Electrical neuroimaging of brain processes during human gait

Project Date 
06/10/2011 - 11/30/2015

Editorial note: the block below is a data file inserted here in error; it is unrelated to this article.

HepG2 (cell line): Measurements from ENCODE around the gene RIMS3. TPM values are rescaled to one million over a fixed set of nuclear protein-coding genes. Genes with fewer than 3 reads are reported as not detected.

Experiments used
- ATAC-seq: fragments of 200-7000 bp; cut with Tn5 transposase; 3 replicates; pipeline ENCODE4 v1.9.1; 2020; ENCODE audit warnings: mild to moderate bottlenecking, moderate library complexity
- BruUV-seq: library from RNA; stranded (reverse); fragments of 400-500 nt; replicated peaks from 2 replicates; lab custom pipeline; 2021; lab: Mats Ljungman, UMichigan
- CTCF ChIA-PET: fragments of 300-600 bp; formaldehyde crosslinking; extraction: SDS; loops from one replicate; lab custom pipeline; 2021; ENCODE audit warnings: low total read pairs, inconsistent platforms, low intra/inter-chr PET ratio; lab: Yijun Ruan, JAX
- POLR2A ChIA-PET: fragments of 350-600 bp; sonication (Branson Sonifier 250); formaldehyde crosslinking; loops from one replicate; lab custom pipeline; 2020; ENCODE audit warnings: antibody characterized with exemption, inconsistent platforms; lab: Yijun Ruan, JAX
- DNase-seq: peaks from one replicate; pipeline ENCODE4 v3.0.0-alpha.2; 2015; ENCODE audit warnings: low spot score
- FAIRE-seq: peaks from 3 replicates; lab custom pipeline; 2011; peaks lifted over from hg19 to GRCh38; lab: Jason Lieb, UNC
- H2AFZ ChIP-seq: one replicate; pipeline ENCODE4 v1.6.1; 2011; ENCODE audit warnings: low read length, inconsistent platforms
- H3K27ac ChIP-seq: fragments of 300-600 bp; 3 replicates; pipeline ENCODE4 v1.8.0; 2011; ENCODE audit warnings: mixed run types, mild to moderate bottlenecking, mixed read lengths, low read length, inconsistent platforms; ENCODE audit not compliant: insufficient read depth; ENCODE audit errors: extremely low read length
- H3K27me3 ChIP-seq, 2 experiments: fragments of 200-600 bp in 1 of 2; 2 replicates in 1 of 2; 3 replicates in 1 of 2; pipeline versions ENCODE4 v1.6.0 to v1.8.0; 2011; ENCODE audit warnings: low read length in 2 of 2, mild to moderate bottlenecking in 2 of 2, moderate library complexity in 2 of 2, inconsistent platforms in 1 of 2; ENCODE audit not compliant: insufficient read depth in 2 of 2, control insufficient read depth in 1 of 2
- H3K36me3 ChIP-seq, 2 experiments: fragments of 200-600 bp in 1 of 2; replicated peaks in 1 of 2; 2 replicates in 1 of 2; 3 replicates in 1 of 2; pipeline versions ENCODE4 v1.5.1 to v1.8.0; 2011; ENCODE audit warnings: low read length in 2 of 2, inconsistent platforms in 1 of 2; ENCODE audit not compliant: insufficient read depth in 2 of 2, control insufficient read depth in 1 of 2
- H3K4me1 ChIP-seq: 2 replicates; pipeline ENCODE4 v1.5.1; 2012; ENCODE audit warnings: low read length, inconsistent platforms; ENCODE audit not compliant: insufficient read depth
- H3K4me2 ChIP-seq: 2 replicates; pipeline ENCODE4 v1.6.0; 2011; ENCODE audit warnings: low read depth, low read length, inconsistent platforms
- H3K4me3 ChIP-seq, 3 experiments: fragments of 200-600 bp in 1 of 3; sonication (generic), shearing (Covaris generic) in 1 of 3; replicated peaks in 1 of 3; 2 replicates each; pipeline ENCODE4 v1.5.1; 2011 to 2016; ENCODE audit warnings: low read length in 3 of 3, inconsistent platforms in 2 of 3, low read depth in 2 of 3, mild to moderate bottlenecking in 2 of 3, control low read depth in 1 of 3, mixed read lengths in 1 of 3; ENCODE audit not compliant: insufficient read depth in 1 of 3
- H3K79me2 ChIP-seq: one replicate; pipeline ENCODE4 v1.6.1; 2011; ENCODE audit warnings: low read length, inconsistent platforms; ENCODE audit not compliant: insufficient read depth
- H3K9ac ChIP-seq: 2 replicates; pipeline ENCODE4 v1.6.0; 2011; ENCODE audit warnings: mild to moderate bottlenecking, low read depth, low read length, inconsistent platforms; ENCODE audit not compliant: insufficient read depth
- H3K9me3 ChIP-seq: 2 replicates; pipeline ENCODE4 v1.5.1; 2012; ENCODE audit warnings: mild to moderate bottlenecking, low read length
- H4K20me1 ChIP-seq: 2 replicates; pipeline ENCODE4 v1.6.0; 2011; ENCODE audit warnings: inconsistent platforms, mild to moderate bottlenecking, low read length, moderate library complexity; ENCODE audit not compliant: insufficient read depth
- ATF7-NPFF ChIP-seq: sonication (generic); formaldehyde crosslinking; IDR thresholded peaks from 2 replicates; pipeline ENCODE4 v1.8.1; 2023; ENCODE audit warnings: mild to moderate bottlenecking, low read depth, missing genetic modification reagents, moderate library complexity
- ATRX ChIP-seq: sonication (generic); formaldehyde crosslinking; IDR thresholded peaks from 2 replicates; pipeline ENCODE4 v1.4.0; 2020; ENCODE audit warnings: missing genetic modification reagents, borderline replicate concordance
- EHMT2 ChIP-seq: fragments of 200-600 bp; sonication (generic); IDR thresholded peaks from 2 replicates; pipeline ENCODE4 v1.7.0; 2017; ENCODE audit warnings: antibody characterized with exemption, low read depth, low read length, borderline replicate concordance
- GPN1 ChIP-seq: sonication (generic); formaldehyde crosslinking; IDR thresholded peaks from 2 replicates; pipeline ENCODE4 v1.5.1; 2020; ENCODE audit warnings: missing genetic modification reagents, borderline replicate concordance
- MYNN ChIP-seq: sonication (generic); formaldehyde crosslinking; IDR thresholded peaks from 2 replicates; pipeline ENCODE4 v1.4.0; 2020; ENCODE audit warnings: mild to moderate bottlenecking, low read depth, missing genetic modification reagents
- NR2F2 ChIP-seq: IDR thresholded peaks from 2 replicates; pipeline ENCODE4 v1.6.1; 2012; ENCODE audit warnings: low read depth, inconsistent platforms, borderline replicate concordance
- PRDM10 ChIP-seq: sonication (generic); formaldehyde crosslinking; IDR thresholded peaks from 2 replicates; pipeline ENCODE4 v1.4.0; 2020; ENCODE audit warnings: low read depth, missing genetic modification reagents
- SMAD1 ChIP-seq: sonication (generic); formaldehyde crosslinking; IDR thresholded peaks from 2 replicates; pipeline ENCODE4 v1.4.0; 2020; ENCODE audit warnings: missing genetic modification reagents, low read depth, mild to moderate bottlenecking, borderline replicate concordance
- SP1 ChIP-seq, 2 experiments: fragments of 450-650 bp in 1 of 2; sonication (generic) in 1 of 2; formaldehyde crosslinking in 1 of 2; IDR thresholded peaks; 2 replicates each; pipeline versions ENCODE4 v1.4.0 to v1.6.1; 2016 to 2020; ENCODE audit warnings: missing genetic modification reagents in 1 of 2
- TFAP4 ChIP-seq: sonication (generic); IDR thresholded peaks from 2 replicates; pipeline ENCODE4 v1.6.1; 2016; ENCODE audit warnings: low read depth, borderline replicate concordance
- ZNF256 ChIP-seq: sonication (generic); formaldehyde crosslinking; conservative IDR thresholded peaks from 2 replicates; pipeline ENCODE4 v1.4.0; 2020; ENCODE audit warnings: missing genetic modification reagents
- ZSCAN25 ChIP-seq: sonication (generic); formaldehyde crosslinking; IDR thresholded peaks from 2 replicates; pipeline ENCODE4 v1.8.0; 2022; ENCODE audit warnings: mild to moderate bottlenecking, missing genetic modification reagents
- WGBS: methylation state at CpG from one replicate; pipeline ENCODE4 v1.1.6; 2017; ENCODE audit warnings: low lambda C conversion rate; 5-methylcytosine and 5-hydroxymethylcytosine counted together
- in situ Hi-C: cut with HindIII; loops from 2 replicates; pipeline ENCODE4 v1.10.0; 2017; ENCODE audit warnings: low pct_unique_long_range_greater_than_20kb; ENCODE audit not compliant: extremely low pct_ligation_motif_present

There is an important clinical need to develop functional imaging techniques that can quantify brain processes during human locomotion and relate them to body dynamics. Mobile brain imaging could assist with the diagnosis and treatment of patients with numerous movement disorders and neurological injuries. We propose that Independent Component Analysis of high-density electroencephalography (EEG) can quantify distinct brain processes involved in the control of human gait. Furthermore, we contend that electrocortical brain processes identified using Independent Component Analysis of EEG correlate with whole body dynamics. The results from theses studies will advance our understanding of electrocortical dynamics related to the control of human walking, and will lead to new studies probing mechanisms of neurological gait impairments. The findings could also facilitate new brain-machine interface technologies for controlling robotic orthoses or prostheses.

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